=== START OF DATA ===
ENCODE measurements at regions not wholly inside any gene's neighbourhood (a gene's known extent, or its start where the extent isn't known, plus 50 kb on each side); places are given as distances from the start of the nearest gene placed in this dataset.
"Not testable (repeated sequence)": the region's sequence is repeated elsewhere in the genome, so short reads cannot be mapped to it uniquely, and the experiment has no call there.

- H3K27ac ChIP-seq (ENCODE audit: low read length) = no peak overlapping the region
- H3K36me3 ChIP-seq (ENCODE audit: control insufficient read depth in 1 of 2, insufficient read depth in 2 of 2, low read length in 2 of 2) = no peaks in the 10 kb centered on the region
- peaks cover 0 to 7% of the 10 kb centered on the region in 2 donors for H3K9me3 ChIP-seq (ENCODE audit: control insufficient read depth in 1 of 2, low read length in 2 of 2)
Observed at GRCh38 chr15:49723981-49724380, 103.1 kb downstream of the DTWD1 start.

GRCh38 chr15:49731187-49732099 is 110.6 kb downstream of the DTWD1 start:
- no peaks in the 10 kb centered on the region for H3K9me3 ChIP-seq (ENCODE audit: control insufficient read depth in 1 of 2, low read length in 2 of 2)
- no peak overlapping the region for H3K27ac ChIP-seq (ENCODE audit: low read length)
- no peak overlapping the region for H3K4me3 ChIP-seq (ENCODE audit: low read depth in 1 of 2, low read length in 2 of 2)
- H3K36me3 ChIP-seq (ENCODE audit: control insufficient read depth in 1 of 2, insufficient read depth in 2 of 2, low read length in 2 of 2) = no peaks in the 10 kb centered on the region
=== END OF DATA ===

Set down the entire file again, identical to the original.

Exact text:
ENCODE measurements at regions not wholly inside any gene's neighbourhood (a gene's known extent, or its start where the extent isn't known, plus 50 kb on each side); places are given as distances from the start of the nearest gene placed in this dataset.
"Not testable (repeated sequence)": the region's sequence is repeated elsewhere in the genome, so short reads cannot be mapped to it uniquely, and the experiment has no call there.

- H3K27ac ChIP-seq (ENCODE audit: low read length) = no peak overlapping the region
- H3K36me3 ChIP-seq (ENCODE audit: control insufficient read depth in 1 of 2, insufficient read depth in 2 of 2, low read length in 2 of 2) = no peaks in the 10 kb centered on the region
- peaks cover 0 to 7% of the 10 kb centered on the region in 2 donors for H3K9me3 ChIP-seq (ENCODE audit: control insufficient read depth in 1 of 2, low read length in 2 of 2)
Observed at GRCh38 chr15:49723981-49724380, 103.1 kb downstream of the DTWD1 start.

GRCh38 chr15:49731187-49732099 is 110.6 kb downstream of the DTWD1 start:
- no peaks in the 10 kb centered on the region for H3K9me3 ChIP-seq (ENCODE audit: control insufficient read depth in 1 of 2, low read length in 2 of 2)
- no peak overlapping the region for H3K27ac ChIP-seq (ENCODE audit: low read length)
- no peak overlapping the region for H3K4me3 ChIP-seq (ENCODE audit: low read depth in 1 of 2, low read length in 2 of 2)
- H3K36me3 ChIP-seq (ENCODE audit: control insufficient read depth in 1 of 2, insufficient read depth in 2 of 2, low read length in 2 of 2) = no peaks in the 10 kb centered on the region